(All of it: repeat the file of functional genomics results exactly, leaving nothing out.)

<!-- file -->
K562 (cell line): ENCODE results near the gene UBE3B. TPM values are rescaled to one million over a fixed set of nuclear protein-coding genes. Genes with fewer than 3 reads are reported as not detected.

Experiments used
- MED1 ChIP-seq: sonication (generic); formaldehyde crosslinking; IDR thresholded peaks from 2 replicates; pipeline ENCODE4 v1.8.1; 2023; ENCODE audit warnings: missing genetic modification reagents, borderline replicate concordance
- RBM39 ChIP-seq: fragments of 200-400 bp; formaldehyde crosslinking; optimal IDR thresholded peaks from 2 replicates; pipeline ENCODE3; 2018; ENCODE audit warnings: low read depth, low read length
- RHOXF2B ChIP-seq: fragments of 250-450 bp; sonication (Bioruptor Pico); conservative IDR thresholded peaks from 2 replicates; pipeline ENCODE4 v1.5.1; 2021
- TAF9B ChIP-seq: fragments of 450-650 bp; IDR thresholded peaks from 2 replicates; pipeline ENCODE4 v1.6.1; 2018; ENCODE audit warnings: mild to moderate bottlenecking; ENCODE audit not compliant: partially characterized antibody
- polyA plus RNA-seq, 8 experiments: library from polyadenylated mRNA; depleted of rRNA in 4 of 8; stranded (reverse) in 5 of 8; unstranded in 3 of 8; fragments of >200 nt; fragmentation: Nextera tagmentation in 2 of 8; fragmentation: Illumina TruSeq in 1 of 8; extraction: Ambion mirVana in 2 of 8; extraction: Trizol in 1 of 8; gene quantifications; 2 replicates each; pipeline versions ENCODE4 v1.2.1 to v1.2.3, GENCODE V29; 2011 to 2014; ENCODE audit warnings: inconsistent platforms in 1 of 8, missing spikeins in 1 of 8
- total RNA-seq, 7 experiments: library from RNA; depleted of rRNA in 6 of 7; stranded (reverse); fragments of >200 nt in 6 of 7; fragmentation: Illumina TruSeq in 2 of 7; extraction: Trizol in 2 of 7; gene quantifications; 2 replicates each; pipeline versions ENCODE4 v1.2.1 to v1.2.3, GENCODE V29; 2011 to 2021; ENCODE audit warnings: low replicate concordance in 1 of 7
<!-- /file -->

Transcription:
K562 (cell line): ENCODE results near the gene UBE3B. TPM values are rescaled to one million over a fixed set of nuclear protein-coding genes. Genes with fewer than 3 reads are reported as not detected.

Experiments used
- MED1 ChIP-seq: sonication (generic); formaldehyde crosslinking; IDR thresholded peaks from 2 replicates; pipeline ENCODE4 v1.8.1; 2023; ENCODE audit warnings: missing genetic modification reagents, borderline replicate concordance
- RBM39 ChIP-seq: fragments of 200-400 bp; formaldehyde crosslinking; optimal IDR thresholded peaks from 2 replicates; pipeline ENCODE3; 2018; ENCODE audit warnings: low read depth, low read length
- RHOXF2B ChIP-seq: fragments of 250-450 bp; sonication (Bioruptor Pico); conservative IDR thresholded peaks from 2 replicates; pipeline ENCODE4 v1.5.1; 2021
- TAF9B ChIP-seq: fragments of 450-650 bp; IDR thresholded peaks from 2 replicates; pipeline ENCODE4 v1.6.1; 2018; ENCODE audit warnings: mild to moderate bottlenecking; ENCODE audit not compliant: partially characterized antibody
- polyA plus RNA-seq, 8 experiments: library from polyadenylated mRNA; depleted of rRNA in 4 of 8; stranded (reverse) in 5 of 8; unstranded in 3 of 8; fragments of >200 nt; fragmentation: Nextera tagmentation in 2 of 8; fragmentation: Illumina TruSeq in 1 of 8; extraction: Ambion mirVana in 2 of 8; extraction: Trizol in 1 of 8; gene quantifications; 2 replicates each; pipeline versions ENCODE4 v1.2.1 to v1.2.3, GENCODE V29; 2011 to 2014; ENCODE audit warnings: inconsistent platforms in 1 of 8, missing spikeins in 1 of 8
- total RNA-seq, 7 experiments: library from RNA; depleted of rRNA in 6 of 7; stranded (reverse); fragments of >200 nt in 6 of 7; fragmentation: Illumina TruSeq in 2 of 7; extraction: Trizol in 2 of 7; gene quantifications; 2 replicates each; pipeline versions ENCODE4 v1.2.1 to v1.2.3, GENCODE V29; 2011 to 2021; ENCODE audit warnings: low replicate concordance in 1 of 7